Kenneth Collins on Wesleyan Theology


Wesleyan theology is powerful in that it mediates the salvific graces of Jesus Christ in an abundant way, such that people are transformed. Those most in need of grace can get free. Also, Wesley’s message of sanctification draws attention to bondage and freedom, which this generation connects with because of its felt needs. It is soteriologically optimistic in terms of what the grace of God can do. John Wesley didn’t tell God what he can or cannot do—he received the grace of God through the presence of the Holy Spirit, and his shackles were broken in a way that empowered him for great ministry.

Dr. Kenneth Collins on the power of Wesleyan Theology.


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  1. Maybe I could get a little help here from my Wesleyan brothers.

    I agree with this wholeheartedly. But I tend to struggle with Wesleyan presentations of freedom from sin, especially as regards the so-called second work of grace, because there typically seems to be a reluctance to proclaim with the same fervor, and as an effect of the same cause, our freedom from the Law; that is, a reluctance to proclaim the impossibility of our guilt and the complete eradication of sin’s power for all those who are in Christ. It’s as though there is a fear that if the cover is blown, if people actually discover that the Law can no longer condemn them, then they will use grace as a license to sin [a temptation Paul himself addresses concomitant to his declaration of Christian freedom from the Law; cf. Rom. 6]. So, e.g., Romans 8:4 becomes the contingency [and almost the concession] of grace, not the fulfillment, such that unless by the Spirit we fulfill the Law, the Law will condemn us…or at least keep us out of the prestigious category of the “sanctified.” To put it another way, it’s almost as though the work of the Christ only frees us from guilt of sin, but that same work has not freed us from the power of sin. A second work is required. Only those to whom the Spirit gives a special empowering can be freed from sin’s power. There is then really no objective victory in Christ over the power of sin and thus no de facto subjective victory for all those in him. The sense in this scheme is that Christ conquered sin and empowered us to do the same, rather than Christ conquering sin and empowering us to live into that reality. The indicative moves from the basis of the imperative to the goal.

    I find this to do damage to Paul’s logic in Romans. In my reading of Romans, and ultimately the the Bible as a whole, apart from Christ God and his Law stand against humankind in our disobedience, declaring us to be enemies of God (cf. Rom 5:6-11). But Christ, the one who was sent “in the likeness of sinful flesh…condemn[ing] sin in the flesh” (Rom. 8:4; cf. 2 Cor. 5:21), came behind enemy lines and ended the war by taking the very bullet he himself shot, becoming at once Condemned and Victor. Now, being raised from the dead, ascending to the throne to become Lord over those who were once his enemies, he sends his Spirit to transform the heart of his people, who never again have to fear crossing enemy lines, because, for them, no such line exists. It’s not because the line of transgression made by the Law has been erased, but because the line of transgression no longer demarcates the line as an enemy line. It’s not that there is no longer a category for sin; it’s that since Christ became our comrade and died on the sinner’s side, the guilty side, the enemy side, and from this side, too, was he raised: he puts us in right relationship/makes us righteous/reconciles us to himself, and then by his gracious self-giving presence guides us into and empowers us for reciprocity, to love like him, forgive like him, ultimately to live like him. But since the Law is not the context of this transformation process, there is no contingency hanging over our freedom from sin’s power (indeed “the power of sin is the law”; 1 Cor. 15:56). The fact of our freedom from sin depends precisely on its power being loosed objectively from us before we ever attempt to live into the reality of that fact.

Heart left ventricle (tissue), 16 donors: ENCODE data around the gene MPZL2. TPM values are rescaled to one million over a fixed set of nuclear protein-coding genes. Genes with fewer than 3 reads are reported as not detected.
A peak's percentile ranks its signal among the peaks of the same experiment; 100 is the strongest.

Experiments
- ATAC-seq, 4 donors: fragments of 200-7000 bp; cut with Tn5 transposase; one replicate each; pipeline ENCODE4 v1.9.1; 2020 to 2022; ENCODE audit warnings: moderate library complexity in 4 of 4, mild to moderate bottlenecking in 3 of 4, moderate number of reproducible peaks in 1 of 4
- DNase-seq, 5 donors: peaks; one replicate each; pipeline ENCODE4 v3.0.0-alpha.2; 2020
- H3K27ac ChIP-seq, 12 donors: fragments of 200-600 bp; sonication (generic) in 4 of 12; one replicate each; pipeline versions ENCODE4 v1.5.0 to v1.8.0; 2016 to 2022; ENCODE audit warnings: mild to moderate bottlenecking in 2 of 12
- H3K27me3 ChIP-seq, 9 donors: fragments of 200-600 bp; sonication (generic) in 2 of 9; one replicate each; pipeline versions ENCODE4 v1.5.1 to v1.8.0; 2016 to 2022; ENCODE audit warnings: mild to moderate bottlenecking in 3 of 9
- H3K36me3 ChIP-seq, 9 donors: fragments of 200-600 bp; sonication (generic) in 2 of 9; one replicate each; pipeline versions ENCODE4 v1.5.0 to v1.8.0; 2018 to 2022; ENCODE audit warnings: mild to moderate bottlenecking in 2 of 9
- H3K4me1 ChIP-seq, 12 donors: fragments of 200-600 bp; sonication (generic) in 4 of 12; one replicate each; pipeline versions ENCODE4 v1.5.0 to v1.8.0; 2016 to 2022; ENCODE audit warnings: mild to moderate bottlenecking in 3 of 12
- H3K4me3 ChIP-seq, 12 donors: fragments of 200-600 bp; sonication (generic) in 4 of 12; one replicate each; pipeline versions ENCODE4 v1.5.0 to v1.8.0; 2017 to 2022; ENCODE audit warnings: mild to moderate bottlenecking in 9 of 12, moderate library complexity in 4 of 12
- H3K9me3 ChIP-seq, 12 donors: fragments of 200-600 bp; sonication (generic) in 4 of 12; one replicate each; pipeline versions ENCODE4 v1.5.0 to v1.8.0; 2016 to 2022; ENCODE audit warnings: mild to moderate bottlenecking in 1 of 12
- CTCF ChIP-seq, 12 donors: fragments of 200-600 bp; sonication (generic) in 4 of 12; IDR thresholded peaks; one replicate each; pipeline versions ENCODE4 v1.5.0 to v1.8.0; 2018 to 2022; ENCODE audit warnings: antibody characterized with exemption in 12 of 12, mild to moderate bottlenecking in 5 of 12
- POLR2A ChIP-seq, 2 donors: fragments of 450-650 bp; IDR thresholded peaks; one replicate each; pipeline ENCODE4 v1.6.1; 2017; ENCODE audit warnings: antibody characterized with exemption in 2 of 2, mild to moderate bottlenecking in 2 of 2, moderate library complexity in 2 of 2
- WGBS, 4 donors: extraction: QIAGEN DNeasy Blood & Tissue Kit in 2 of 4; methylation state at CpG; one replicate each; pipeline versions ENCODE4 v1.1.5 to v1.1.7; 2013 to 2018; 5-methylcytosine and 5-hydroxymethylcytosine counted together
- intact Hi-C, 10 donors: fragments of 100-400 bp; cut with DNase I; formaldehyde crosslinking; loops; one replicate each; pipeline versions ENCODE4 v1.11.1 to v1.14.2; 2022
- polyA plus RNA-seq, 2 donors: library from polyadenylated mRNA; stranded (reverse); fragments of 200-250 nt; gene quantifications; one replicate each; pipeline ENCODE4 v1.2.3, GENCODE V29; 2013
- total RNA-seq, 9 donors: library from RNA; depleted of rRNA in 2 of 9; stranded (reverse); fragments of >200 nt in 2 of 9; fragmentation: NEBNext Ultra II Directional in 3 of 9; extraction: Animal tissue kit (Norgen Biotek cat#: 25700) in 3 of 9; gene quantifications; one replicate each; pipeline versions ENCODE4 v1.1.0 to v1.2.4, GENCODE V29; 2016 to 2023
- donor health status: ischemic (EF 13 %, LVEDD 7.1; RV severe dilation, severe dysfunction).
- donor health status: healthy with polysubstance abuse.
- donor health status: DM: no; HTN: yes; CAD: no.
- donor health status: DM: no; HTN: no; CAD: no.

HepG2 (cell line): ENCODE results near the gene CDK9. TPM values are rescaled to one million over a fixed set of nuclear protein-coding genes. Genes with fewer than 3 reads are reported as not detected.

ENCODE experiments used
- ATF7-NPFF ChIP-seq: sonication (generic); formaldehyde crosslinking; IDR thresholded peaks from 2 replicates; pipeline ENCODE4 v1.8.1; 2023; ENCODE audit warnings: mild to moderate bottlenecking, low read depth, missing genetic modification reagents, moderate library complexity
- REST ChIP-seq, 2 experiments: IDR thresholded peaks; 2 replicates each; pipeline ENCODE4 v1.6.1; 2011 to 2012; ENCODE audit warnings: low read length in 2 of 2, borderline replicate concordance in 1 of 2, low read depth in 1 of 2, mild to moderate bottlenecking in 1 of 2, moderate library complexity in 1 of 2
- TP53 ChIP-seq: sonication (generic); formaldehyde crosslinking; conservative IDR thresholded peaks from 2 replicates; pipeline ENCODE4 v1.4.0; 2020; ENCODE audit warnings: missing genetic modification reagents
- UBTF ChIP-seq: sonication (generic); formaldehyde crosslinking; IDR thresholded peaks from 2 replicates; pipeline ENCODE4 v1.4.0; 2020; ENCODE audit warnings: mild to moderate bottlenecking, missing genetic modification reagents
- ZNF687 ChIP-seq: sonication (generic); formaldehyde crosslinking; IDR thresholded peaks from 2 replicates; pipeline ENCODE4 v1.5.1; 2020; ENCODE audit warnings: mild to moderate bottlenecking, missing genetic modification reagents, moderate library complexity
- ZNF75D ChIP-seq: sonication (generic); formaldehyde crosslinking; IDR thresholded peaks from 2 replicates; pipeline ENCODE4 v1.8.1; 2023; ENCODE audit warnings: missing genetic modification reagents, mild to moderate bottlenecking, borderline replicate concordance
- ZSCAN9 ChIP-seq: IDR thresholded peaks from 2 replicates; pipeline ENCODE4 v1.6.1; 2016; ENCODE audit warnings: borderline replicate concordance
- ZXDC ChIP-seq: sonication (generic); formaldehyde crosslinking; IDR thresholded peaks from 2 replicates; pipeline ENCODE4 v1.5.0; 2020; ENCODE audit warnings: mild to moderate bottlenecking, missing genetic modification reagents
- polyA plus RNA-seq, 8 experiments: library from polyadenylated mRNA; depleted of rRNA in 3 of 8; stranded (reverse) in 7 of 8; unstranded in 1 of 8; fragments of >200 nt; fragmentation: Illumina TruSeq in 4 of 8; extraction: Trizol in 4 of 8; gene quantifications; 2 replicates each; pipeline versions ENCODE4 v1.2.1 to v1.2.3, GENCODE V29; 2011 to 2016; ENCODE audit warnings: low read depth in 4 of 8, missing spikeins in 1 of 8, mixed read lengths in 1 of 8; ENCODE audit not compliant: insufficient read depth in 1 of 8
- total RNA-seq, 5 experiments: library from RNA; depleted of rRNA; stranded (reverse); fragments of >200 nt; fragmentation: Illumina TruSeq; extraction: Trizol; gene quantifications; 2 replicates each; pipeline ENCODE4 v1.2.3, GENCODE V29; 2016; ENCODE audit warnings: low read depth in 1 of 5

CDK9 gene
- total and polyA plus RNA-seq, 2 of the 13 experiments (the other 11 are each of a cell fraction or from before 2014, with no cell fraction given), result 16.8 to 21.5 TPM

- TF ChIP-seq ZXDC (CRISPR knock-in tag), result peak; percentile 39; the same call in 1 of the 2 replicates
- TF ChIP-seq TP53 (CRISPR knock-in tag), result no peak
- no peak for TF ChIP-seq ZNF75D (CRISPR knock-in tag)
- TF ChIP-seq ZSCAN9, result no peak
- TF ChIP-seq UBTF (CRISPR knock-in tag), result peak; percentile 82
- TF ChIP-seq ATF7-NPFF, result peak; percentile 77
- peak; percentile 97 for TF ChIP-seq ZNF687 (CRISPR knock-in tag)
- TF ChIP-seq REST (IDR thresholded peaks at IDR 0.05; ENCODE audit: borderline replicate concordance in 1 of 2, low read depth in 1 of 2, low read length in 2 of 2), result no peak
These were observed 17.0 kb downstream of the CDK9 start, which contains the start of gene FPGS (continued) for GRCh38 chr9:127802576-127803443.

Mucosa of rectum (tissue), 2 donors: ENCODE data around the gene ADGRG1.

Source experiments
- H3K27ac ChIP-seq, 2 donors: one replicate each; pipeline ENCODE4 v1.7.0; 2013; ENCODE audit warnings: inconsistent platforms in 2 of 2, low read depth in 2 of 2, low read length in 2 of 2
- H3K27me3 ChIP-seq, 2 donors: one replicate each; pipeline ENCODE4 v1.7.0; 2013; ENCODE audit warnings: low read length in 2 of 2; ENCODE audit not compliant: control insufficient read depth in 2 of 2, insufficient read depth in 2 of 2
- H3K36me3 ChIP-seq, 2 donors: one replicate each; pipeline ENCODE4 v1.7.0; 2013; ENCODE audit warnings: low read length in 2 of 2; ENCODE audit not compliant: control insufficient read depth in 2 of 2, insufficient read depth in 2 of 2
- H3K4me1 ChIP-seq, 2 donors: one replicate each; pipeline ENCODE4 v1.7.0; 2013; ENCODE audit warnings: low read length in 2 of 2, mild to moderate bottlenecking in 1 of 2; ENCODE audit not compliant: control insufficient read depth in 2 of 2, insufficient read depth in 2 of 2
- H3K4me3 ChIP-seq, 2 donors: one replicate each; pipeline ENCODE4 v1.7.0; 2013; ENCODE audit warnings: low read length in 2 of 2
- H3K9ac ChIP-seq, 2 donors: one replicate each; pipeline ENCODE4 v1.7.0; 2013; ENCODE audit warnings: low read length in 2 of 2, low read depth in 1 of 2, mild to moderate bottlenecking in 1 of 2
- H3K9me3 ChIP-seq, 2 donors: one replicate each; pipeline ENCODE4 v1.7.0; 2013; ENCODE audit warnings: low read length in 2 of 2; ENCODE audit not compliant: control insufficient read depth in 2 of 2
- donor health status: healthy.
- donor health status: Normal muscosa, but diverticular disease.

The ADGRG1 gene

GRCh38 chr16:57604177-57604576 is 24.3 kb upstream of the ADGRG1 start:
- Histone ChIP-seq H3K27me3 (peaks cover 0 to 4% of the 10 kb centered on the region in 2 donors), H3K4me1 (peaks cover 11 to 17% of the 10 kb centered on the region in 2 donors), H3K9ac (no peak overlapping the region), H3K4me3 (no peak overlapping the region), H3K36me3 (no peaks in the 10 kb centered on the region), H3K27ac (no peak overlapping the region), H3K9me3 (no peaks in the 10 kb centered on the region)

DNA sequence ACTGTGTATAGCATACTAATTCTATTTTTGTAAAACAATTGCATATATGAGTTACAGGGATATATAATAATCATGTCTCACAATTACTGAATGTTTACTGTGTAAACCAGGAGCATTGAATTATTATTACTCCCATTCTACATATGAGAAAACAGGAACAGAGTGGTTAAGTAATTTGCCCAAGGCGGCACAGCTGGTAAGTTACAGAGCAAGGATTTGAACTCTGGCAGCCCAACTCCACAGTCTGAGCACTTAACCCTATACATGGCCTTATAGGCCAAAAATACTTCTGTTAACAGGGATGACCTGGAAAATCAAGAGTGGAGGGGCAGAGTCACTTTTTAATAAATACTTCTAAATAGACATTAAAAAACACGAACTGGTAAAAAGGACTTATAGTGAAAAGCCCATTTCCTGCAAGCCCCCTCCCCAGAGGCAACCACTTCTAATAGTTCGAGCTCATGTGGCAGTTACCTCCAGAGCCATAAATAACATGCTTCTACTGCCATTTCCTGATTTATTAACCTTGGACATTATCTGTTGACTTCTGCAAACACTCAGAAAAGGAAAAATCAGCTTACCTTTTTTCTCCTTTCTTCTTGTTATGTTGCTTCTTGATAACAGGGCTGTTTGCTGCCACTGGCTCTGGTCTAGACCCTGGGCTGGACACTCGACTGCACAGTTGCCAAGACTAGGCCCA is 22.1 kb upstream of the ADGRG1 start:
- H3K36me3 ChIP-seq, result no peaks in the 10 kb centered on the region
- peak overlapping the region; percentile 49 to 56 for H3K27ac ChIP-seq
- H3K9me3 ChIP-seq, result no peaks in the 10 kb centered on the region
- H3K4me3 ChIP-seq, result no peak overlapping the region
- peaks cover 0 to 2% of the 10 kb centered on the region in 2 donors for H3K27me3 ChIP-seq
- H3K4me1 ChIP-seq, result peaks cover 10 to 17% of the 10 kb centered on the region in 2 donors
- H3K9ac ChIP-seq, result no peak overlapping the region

It seems to me that it is only when we no longer see the holy Law hanging over us, waiting to declare our guilt, with sin threatening to enslave us at the moment we transgress, that we can we begin to see this same holy Law embodied in the One who stands beside us and calls us friends, and even in some sense brothers, but in every sense free, and gives us his power to move forward into newness of life (Rom. 6:4). So Christ makes the Law our friend by condemning sin (Rom. 8:4). It no longer stands over us to condemns us but has rather been placed inside us to transform us (cf. Jer. 31:31-34; Rom. 2:14-16; Heb. 10:16).

    Okay, I agree whole heartedly minus the last line. Seems to me like the shackles were broken under the weight of a giant rolling tombstone.

    ***[I should preemptively say that Romans 6:16 cannot be read in isolation. Insofar as slavery is possible for the Christian it is self-imposed and based on a deception that is contrary to the reality of freedom. It is like an Israelite who stayed in Egypt because he didn’t really believe Egypt had lost all power over him.]